2.99 There are a number of possible options available to address this weakness. One is to use device registries; another is to follow the U.S. approach to dealing with patient information for those devices subject to tracking. In the U.S., the regulations do not require that health care professionals obtain signed informed consent to provide patient contact information. As a result, they can provide manufacturers with all the information needed to contact patients. Exhibit 2.10 discusses the automobile recall process. While the two industries are not directly comparable for a number of reasons, including the fact that information about personal health is more private and sensitive than information about vehicle ownership, the recall process for automobiles provides an interesting contrast to recalls of medical devices.

2.100 Recommendation. Health Canada should ensure that it manages the risks and benefits related to medical devices after they are available for sale. More specifically, it should

Department's response. Agreed. Health Canada will continue to review its current level of activity in relation to these post-market issues and develop an action plan to address the gaps. Health Canada will review all options and determine which options best mitigate the risks associated with medical devices in the post-market phase. Specific responses to this recommendation will be considered in the context of the departmental response to the recommendation in paragraph 2.122. Health Canada's goal for the development of the action plan is Spring 2005.

Reuse of single-use devices needs to be better managed

2.101 In Canada, it is common for health care facilities to reuse single-use devices. A 2001 nation-wide survey indicated that 37 percent of acute-care hospitals reused critical-contact single-use devices. This survey was conducted jointly by one of the advisory committees to the Conference of Deputy Ministers of Health (federal and provincial) and a research contractor. The surveyors contacted 802 acute-care hospitals; 461 responded. The reuse of single-use devices is different from the reuse of devices designed for multiple uses because single-use devices were not intended to be reused. Thus, their reuse creates a number of potential risks that include poor functioning after multiple uses or reprocessing, as well as concerns about sterilizing and disinfecting medical devices properly. Other concerns include the lack of informed consent by the patient and the liability of the reuser should something go wrong because of reuse. The main reason that single-use devices are reused is to reduce costs.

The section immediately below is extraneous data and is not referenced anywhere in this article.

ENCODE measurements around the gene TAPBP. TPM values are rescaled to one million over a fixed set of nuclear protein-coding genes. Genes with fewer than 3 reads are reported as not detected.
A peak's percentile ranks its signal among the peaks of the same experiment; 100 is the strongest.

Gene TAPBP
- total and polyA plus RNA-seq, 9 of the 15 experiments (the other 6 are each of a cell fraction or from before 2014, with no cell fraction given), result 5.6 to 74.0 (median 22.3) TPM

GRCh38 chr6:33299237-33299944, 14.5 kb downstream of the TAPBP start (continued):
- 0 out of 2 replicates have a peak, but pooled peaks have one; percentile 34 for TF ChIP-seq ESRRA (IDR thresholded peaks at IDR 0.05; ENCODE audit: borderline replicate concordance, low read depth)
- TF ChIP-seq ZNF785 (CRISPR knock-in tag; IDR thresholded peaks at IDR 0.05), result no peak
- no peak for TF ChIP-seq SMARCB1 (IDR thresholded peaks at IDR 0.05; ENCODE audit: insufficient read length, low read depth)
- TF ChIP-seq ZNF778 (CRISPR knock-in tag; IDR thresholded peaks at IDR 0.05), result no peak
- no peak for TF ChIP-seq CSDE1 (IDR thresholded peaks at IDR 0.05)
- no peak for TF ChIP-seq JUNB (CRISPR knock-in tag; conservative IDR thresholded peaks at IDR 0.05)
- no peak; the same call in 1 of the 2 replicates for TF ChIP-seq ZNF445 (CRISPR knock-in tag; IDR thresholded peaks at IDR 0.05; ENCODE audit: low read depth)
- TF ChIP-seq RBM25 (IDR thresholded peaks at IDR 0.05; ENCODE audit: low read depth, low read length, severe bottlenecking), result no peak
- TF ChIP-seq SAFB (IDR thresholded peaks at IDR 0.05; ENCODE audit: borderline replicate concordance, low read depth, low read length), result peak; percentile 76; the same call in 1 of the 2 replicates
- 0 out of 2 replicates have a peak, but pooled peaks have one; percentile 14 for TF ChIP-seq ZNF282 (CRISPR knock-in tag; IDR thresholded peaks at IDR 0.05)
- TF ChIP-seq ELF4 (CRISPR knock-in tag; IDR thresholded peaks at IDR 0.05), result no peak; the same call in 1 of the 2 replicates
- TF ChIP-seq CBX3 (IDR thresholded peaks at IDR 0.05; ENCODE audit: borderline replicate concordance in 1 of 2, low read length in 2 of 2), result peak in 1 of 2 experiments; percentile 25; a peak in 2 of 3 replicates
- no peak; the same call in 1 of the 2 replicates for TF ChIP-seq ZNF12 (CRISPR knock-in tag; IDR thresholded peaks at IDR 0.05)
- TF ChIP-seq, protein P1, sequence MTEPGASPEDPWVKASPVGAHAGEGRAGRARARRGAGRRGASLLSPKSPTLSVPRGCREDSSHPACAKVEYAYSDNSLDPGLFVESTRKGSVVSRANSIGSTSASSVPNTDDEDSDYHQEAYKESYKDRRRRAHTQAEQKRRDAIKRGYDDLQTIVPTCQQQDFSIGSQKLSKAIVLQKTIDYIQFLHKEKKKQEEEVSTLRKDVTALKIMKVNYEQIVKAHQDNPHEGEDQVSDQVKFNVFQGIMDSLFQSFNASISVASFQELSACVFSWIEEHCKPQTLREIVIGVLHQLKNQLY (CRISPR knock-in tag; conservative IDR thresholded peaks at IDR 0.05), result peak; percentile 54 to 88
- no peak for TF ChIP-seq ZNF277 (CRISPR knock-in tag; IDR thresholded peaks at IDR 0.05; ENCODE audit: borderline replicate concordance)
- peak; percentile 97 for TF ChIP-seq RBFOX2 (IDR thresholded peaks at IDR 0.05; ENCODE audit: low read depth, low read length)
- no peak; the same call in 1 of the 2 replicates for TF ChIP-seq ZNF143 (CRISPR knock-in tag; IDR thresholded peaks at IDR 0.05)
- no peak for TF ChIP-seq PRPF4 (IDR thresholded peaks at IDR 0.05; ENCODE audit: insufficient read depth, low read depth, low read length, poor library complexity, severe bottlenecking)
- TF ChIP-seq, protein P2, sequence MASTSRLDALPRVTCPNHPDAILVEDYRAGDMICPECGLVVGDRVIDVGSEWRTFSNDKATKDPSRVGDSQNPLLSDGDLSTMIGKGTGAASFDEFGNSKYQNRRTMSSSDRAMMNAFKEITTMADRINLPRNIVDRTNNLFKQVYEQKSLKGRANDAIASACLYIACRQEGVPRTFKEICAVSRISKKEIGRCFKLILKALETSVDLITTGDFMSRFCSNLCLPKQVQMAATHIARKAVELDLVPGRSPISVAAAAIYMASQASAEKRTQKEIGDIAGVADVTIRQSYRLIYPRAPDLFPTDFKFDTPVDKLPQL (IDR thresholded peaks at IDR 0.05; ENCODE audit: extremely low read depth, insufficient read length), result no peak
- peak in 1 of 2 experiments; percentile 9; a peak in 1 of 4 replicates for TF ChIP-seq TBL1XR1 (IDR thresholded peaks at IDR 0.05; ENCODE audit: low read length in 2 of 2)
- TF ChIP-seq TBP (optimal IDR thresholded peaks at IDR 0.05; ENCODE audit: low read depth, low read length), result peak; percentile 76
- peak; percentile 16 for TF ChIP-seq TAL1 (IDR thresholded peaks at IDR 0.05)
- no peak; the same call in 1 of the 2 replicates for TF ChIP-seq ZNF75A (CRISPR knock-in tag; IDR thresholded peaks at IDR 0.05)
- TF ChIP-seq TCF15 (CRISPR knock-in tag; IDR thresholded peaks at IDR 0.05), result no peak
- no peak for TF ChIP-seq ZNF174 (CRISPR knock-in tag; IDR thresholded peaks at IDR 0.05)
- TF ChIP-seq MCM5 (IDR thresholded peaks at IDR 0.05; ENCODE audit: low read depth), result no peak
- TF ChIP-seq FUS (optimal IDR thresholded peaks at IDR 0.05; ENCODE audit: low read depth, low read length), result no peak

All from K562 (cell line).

2.102 Recently the U.S. introduced new regulations covering the reuse of single-use devices to address these risks. Basically, reprocessors of single-use devices are subject to all the regulatory requirements applicable to the original device manufacturer. Under the U.S. Food and Drug Administration's new regulations for reprocessing of single-use devices, all single-use devices that required approval initially must now have pre-market approval for reprocessing. Should the U.S. Food and Drug Administration be satisfied that safety and therapeutic effectiveness of the device can be preserved with reprocessing, approval will be given.

2.103 Because the reuse of single-use devices can put the health and safety of Canadians at risk and because Health Canada is one of the entities responsible for protecting the health and safety of Canadians, we expected that it would take action to deal with this issue. While we recognize that this issue is a shared responsibility among various jurisdictions and professions, it is important that Health Canada as the federal regulator take action to manage the health and safety risks related to the reuse of single-use medical devices.

2.104 However, we found that Health Canada has not developed a position on managing the risks related to the reuse of single-use devices, although very recently it began examining its authority to regulate reuse practices. As a result, Canadians are not being protected from the health and safety risks created by the reuse of single-use devices. Canada's failure to develop a position on this issue has created a regulatory vacuum (Exhibit 2.11).